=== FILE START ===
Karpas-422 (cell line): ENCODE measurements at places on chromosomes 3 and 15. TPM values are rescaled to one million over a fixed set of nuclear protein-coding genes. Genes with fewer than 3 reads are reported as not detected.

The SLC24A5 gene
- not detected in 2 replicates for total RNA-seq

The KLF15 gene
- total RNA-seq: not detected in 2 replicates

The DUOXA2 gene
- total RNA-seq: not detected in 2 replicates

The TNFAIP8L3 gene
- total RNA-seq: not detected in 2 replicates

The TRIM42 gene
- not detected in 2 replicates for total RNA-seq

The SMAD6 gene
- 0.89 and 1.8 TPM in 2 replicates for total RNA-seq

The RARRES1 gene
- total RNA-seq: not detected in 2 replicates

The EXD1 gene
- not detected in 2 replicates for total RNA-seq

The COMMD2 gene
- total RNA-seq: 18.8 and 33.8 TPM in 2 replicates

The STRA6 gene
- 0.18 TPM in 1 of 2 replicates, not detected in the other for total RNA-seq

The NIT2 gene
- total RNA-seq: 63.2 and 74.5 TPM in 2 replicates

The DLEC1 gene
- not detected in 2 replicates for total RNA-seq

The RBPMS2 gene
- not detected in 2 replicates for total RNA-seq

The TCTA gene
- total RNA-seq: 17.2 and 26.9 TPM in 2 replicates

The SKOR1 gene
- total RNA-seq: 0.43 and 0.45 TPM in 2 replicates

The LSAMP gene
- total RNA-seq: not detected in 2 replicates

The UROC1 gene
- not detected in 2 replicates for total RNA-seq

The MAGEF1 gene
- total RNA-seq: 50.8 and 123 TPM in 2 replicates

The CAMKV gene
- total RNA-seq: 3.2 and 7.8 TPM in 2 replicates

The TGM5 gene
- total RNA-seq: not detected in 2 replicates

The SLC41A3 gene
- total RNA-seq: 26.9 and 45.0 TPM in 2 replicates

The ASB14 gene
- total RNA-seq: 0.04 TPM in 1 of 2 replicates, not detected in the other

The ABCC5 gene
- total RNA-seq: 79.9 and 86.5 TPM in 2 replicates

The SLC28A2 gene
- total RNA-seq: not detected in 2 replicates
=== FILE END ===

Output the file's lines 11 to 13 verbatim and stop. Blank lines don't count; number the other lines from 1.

- not detected in 2 replicates for total RNA-seq

The SMAD6 gene
- 0.89 and 1.8 TPM in 2 replicates for total RNA-seq